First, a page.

Why You Shouldn't roll your own CAPTCHA
2010/08/16 (609 words)

At a TechEd I attended a few years ago I was watching a presentation about Security presented by Rocky Heckman (read his blog its quite good). In it he was talking about security algorithms. The part that really stuck with me went like this,

“Don’t write your own Crypto algorithms unless you have a Doctorate in Cryptography.” Interestingly someone there did have said qualification, and Rocky had to make an exception for that single person.

None the less I think this sort of advice can be applied to all sorts of situations. In particular one that really strikes close to me heart is CAPTCHA’s. So following the words of Rocky I will make a simple statement.

“Don’t write your own CAPTCHA’s unless you have a Doctorate in Machine Vision”

Now you are probably going to ask why? The reason is quite simple really. Unless you know what sort of attacks your CAPTCHA is going to experience then you don’t know how to defend against those attacks.

I’m going to pull a figure out of the air here but I would say that 90% of the home grown CAPTCHA’s out there on the internet are trivial to crack. Now the owners of these CAPTCHA’s will point out a reduction in spam since they implemented it as a proof of the success of their CAPTCHA but frankly thats a flawed argument. I implemented a simple CAPTCHA on another site of mine where all you have to do is enter the word “human” into a text box. Guess what? 100% spam eradication.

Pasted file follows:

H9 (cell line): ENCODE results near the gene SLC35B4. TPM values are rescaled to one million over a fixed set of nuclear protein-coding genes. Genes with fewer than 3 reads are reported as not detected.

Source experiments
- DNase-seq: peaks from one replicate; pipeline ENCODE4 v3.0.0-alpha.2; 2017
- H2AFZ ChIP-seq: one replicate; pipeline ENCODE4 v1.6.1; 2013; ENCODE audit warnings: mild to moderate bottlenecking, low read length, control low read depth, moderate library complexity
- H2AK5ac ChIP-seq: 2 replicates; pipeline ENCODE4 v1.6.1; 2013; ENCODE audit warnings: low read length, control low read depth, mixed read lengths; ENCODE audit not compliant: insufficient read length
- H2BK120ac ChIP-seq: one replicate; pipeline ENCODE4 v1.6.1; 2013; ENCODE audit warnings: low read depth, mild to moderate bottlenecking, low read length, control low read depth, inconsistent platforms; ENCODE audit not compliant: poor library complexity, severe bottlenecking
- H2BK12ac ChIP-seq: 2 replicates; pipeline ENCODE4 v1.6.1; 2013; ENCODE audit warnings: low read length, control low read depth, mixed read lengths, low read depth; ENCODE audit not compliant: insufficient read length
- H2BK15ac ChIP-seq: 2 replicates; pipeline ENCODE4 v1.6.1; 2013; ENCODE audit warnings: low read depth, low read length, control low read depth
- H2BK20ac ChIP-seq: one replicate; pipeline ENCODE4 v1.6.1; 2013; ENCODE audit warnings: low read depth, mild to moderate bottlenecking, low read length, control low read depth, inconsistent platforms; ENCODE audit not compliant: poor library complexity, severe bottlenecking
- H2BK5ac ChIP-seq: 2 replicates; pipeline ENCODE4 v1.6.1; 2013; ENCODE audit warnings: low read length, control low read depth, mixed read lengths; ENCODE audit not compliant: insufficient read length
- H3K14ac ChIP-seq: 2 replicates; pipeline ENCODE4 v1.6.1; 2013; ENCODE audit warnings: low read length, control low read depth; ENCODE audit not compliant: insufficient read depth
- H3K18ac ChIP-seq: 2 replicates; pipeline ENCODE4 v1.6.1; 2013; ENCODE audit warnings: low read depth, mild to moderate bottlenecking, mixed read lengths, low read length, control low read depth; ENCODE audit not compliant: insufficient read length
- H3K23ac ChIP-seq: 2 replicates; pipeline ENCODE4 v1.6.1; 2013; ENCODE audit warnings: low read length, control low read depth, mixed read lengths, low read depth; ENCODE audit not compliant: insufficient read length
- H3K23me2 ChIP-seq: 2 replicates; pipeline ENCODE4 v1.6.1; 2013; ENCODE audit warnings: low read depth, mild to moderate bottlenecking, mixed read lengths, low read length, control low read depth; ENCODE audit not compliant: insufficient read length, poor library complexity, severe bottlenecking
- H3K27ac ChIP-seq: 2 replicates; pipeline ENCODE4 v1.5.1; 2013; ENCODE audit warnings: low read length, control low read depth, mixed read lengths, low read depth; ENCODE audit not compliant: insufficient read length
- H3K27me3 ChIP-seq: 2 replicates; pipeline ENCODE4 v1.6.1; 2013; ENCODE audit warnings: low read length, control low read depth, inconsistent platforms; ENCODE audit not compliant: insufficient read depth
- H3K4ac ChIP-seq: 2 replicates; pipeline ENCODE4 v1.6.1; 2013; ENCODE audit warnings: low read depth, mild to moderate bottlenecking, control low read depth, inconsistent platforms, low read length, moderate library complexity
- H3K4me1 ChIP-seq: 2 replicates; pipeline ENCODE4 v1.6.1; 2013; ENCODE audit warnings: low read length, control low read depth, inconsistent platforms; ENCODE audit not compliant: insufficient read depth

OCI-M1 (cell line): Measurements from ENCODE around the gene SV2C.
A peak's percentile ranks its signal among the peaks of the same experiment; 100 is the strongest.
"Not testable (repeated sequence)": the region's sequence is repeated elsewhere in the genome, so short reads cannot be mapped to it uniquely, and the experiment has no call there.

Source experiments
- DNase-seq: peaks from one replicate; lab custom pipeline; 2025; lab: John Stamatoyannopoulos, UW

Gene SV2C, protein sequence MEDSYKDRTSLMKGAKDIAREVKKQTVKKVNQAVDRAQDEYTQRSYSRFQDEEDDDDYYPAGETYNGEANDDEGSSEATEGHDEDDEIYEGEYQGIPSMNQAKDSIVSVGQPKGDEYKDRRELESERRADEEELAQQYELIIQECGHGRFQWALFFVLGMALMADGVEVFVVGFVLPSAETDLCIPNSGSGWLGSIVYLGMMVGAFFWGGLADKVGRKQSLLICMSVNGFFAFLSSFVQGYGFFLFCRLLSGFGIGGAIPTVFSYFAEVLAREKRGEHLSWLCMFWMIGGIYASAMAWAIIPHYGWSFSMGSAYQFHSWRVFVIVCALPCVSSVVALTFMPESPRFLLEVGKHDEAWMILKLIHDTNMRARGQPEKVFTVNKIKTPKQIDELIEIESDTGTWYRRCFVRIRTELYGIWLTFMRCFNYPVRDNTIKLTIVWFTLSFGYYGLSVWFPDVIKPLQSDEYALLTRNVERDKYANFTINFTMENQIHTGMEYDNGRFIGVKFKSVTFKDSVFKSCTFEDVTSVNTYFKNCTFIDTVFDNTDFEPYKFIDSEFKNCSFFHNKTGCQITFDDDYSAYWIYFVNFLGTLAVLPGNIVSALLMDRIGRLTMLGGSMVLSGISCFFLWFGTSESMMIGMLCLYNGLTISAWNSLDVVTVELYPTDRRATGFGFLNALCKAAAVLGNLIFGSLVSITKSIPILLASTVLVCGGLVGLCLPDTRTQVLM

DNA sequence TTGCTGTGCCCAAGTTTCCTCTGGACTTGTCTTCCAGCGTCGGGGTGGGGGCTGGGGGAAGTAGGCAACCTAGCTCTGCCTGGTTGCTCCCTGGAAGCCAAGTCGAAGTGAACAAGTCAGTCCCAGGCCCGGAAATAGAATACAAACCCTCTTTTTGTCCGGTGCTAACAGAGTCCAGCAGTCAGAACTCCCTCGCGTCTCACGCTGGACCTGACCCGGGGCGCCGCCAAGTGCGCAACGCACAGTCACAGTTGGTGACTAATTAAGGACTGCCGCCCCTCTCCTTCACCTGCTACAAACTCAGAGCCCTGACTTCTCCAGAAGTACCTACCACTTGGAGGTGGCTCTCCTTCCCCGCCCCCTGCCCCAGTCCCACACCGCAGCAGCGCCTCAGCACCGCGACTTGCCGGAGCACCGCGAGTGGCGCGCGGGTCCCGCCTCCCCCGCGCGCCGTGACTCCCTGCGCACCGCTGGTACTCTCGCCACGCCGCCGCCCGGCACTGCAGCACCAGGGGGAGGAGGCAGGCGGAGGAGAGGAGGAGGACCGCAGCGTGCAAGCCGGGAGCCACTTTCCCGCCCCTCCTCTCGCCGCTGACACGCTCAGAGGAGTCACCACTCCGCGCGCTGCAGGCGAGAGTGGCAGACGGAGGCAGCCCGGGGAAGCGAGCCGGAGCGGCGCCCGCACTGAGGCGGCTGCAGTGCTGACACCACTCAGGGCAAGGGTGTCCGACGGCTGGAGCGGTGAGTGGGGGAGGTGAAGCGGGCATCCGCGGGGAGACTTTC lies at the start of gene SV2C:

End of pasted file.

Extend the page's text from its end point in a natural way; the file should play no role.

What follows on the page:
See the thing is, if there is money to be gained by defeating your CAPTCHA then someone out there will. Personally I have written CAPTCHA crackers for people from time to time. Guess what, most of them took less then an hour to break including time for downloading samples and tweaking to get better results.

Another thing to consider is accessibility. About 99% of the home grown CAPTCHA’s out there dont even consider the fact that there are sight impaired people around who need text to speech. This becomes a huge issue in countries like England which requires that websites be accessible.

Finally its well known that you can pay people to crack a number of CAPTCHA’s for you, or even offer them porn or something and have them crack it for you without knowing.

So whats the conclusion to all of this? If you have a simple blog or website and a problem with automated spam, just add a simple “Enter the word human” text-box. It will be 100% effective, is easy to implement and won’t annoy your users. If you have something to protect and your CAPTCHA is being targeted, use an external service, which will provide a good accessible CAPTCHA that will be updated when it gets broken (which it will!). A custom CAPTCHA might seem like a good idea at the time, but its only a roadblock to someone who has any incentive to breaking in.

If however you are the sort of person who looks at ReCAPTCHA and thinks “I can break that” knows when to apply Neural Networks or Support Vector Machines, knows that GIMPY is, and has post graduate studies in the field of machine vision by all means create your own CAPTCHA. Just don’t complain when you have to update it every 6 months because someone with something to gain has defeated it.

For those interested my postgrad honours thesis was on applying CAPTCHA decoding techniques against web images as a method of improving search results. You can find a simple tutorial with code about how it was done here, Decoding CAPTCHA’s